The talus is a sesmoid bone between the calcaneum below and ankle mortise above. The neck of talus is a hypovascular junction. Stress fracture of the talus is commonly seen in footballers and track/ field athletes.
The talus is more susceptible to developing a stress fracture when the ankle is repeatedly overpronated and plantar flexed or rolling in and flattening at the same time as pointing the foot downwards. This movement is seen in pole vaulters who plant the pole too late making the foot land too far forward at take off.
Symptoms include pain on the outside of the ankle which will develop gradually. The pain gets worse with activity particularly weight bearing while walking or running. Tenderness is felt on palpation and visible swelling around the sinus tarsi (a small canal where nerves passes into the ankle) area.
Bone scans and CT scans is needed to confirm the diagnosis as a stress fracture is likely to be missed in an X-ray until healing has begun.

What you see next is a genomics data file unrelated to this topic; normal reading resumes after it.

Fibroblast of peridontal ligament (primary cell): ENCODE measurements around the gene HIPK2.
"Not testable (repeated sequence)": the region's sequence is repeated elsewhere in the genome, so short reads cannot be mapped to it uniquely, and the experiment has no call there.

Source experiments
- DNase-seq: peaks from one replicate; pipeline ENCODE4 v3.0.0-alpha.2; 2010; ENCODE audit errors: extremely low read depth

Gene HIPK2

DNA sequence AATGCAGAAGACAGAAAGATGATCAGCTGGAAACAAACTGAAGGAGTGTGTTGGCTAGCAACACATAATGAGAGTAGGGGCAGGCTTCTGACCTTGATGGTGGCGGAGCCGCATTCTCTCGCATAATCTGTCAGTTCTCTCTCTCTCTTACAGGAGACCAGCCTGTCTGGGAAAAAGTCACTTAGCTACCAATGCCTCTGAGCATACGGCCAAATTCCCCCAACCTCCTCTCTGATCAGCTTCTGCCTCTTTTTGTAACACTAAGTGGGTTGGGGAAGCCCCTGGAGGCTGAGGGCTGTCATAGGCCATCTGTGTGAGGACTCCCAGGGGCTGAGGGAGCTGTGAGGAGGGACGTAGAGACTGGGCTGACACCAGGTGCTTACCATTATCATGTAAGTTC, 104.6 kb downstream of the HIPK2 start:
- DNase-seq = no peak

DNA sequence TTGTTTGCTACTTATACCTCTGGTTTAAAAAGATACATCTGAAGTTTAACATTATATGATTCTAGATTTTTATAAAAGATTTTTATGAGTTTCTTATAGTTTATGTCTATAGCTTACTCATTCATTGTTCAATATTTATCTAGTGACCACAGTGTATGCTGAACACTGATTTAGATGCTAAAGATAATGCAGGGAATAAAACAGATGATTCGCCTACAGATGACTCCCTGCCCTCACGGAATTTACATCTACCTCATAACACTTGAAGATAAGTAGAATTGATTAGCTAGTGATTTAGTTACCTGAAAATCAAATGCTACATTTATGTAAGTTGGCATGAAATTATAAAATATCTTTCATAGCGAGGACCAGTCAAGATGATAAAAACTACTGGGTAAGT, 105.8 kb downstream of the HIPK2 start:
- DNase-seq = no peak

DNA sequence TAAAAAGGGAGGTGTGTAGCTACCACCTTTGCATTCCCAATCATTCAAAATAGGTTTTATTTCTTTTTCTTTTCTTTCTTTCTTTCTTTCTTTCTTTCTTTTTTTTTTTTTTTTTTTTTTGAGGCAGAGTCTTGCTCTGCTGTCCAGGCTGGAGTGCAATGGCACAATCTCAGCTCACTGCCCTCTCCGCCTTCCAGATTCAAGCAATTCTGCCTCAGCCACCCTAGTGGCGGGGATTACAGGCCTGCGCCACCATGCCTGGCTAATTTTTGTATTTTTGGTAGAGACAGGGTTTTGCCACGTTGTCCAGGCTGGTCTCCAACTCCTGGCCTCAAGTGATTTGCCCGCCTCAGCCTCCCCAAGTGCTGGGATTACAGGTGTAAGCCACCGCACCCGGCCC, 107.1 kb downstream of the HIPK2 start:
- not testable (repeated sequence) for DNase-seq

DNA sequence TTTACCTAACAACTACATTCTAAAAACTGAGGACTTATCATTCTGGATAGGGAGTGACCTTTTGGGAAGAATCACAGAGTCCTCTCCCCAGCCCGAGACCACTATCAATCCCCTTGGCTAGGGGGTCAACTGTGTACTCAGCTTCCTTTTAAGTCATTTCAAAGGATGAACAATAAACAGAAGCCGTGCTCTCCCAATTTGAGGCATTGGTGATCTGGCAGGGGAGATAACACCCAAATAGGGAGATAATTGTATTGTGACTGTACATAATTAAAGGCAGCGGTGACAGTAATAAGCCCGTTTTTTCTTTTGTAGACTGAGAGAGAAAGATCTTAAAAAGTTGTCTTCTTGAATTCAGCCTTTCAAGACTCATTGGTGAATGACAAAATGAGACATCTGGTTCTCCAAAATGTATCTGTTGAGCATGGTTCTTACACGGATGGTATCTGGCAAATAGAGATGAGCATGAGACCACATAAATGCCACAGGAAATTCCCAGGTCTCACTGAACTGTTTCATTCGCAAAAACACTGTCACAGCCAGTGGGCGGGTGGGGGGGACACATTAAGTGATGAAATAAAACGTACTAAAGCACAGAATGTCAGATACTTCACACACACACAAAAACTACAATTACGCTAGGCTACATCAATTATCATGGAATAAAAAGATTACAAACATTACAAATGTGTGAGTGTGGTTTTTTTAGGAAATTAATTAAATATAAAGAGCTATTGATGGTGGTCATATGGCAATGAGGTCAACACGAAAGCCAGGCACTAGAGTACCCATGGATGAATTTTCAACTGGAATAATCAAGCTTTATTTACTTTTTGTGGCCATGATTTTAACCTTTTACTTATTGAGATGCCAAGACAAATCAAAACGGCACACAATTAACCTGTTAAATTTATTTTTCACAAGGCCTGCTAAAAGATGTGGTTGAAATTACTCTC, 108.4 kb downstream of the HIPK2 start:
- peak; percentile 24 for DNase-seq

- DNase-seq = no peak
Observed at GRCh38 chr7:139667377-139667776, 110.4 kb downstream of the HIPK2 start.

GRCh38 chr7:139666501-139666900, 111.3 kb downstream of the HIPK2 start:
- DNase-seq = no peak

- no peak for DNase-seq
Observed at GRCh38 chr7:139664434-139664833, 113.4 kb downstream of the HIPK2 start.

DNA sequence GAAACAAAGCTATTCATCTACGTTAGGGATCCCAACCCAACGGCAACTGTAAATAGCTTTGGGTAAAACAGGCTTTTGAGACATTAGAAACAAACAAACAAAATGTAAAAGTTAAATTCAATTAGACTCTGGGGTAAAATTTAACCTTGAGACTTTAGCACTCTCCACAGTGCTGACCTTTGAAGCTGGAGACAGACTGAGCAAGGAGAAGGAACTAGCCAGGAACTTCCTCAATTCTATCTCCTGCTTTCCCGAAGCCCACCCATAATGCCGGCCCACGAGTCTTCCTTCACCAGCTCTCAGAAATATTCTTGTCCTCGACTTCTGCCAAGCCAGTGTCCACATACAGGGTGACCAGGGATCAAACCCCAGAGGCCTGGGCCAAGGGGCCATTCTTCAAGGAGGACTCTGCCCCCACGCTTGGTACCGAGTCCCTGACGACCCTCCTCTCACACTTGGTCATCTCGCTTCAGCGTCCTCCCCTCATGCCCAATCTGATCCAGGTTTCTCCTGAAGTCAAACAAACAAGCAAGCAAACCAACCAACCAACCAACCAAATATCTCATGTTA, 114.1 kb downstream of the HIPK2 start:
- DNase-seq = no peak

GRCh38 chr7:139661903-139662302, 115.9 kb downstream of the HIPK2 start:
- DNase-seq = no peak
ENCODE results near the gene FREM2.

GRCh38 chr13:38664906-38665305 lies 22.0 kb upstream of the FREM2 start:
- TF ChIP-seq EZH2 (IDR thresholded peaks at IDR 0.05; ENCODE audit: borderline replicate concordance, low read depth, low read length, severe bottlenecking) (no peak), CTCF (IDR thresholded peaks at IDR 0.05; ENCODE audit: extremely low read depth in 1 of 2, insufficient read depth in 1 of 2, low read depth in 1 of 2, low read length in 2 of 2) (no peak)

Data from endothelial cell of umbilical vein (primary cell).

Conservatively such fractures can be treated with six weeks immobilization in a plaster cast. At times surgical removal of the lateral process of the talus bone is needed to speed up the healing and rehabilitation process.
If a biomechanical fault is observed like hyperpronated foot, correction with an orthotic inserts is done. Identifying the causes of the stress fracture in very important as it may be as a result of overtraining of sudden increase in intensity of training.
A complete rehabilitation program should be designed under a specialized physiotherapist to strengthen the ankle and foot muscles and achieve complete range of motion of ankle and subtalar joint. Proprioception and balance exercises are taught to the patient to avoid reoccurrence of the symptoms. Patient should undergo Speed, agility and endurance training during the later phase of rehabilitation. If the patient was immobilized, still he/she should undergo rehabilitation to avoid injuring the ankle and soft tissues around it.